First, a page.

Local and European elections to take place on May 24th

Day sets up to be ‘super Friday’ with referendum and plebiscites on three city mayors

Eoghan Murphy (left), Minister for Local Government, signed orders setting the day for polling, while Minister for Justice Charlie Flanagan (right) will bring proposals to Cabinet about modernising divorce arrangements. Photograph: Alan Betson

Eoghan Murphy (left), Minister for Local Government, signed orders setting the day for polling, while Minister for Justice Charlie Flanagan (right) will bring proposals to Cabinet about modernising divorce arrangements. Photograph: Alan Betson

 

Local and European elections will take place on Friday, May 24th, after the Minister for Housing and Local Government Eoghan Murphy signed orders on Monday setting the day for polling – setting up a “super Friday” which will also see a referendum and plebiscites on directly elected mayors in three cities.

Mr Murphy also nominated a number of officials to act as returning officers for the three European Parliament constituencies – Dublin, Ireland South and Ireland Midlands-North-West. Voters will elect 13 MEPs though if the UK decides to hold European Parliament elections, it is possible that two of those MPs could be obliged to wait until the UK leaves the EU before they can take their seats.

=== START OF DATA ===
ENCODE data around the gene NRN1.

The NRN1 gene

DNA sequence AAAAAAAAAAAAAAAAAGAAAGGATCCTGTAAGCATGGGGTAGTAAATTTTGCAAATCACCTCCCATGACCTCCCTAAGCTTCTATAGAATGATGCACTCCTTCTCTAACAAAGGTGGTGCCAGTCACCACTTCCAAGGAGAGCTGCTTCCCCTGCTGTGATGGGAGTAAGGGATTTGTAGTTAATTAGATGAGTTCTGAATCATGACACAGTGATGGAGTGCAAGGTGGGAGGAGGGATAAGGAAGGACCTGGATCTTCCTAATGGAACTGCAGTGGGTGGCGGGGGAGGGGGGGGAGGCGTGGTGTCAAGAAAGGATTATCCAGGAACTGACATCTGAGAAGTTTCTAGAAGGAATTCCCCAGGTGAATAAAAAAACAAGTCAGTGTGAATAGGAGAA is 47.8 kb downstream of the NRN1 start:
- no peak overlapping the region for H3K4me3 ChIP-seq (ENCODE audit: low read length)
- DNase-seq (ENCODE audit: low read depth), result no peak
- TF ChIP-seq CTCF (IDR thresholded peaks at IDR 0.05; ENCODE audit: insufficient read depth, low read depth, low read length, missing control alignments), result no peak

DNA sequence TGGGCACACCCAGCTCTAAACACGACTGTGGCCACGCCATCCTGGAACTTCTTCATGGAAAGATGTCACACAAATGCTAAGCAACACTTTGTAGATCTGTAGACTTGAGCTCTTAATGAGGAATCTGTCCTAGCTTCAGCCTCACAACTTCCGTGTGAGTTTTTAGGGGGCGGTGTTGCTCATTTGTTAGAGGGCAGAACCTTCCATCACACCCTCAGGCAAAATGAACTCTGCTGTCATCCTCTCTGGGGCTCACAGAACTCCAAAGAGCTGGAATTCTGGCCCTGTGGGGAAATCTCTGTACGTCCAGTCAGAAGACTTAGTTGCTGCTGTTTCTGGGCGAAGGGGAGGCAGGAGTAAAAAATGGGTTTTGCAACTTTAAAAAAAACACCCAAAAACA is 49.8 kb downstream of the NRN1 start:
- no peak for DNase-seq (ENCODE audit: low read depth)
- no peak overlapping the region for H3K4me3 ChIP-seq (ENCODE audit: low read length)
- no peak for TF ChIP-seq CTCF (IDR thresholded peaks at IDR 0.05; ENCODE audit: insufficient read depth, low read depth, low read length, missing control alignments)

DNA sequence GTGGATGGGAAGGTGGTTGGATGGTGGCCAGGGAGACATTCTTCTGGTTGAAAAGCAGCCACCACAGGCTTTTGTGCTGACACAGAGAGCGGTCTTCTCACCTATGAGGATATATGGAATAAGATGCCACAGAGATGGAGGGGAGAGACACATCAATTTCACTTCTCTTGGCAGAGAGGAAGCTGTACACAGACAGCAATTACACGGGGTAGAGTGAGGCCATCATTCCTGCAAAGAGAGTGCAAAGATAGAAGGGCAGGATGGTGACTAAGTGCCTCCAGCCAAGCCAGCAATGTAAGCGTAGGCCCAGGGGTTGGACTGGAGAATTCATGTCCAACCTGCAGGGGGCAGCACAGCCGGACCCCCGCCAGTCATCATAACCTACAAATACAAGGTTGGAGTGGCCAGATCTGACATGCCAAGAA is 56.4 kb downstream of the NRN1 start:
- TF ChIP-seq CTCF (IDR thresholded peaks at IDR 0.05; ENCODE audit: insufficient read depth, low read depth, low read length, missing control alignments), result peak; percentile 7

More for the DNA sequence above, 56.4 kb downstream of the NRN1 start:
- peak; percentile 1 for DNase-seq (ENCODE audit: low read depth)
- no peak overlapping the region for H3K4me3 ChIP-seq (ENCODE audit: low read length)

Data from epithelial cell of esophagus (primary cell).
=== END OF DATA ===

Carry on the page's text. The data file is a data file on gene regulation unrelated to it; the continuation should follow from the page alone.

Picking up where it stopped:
The Government will await a ruling from the European Commission on arrangements when the UK decision becomes clear. At last week’s EU summit in Brussels, it was agreed that the UK must decide by April 12th if it wishes to hold European elections.

Voters will also elect 949 members to 31 local authorities on May 24th for a five-year term, while voters in Limerick, Cork and Waterford will be asked in plebiscites if they wish to see legislation which would provide for directly elected mayors for their cities.

In addition, a referendum on changing the constitutional arrangements for divorce will be held on the same day.

Proposals

The Minister for Justice Charlie Flanagan will bring detailed proposals to Cabinet on Tuesday explaining plans to amend a private members’ Bill to modernise the State’s divorce arrangements. The Bill was originally brought by Josepha Madigan, then a Fine Gael backbencher, now the Minister for Arts and Culture.

The referendum proposes to remove from the Constitution the minimum four year living-apart period contained in Article 41.3.2 and will also replace the existing recognition of foreign divorces with updated provisions.

The other constitutional requirements – that only a court may grant a divorce, that there is no prospect of reconciliation and that there will be proper provision for the spouses and children – will continue in force as part of the Constitution.

The effect of the proposed amendment to Article 41.3.2 will be that the Constitution would no longer provide for a minimum living apart period, but that such a period could be defined in law by the Oireachtas.

With arrangements for the 2019 local elections now set, Mr Murphy also clarified the time period during which candidates can exhibit election posters, his department said.

“Candidates can only erect posters from April 24th 2019, which is 30 days before the polling date. There is a requirement for candidates to remove all posters within seven days of the poll,” it said in a statement.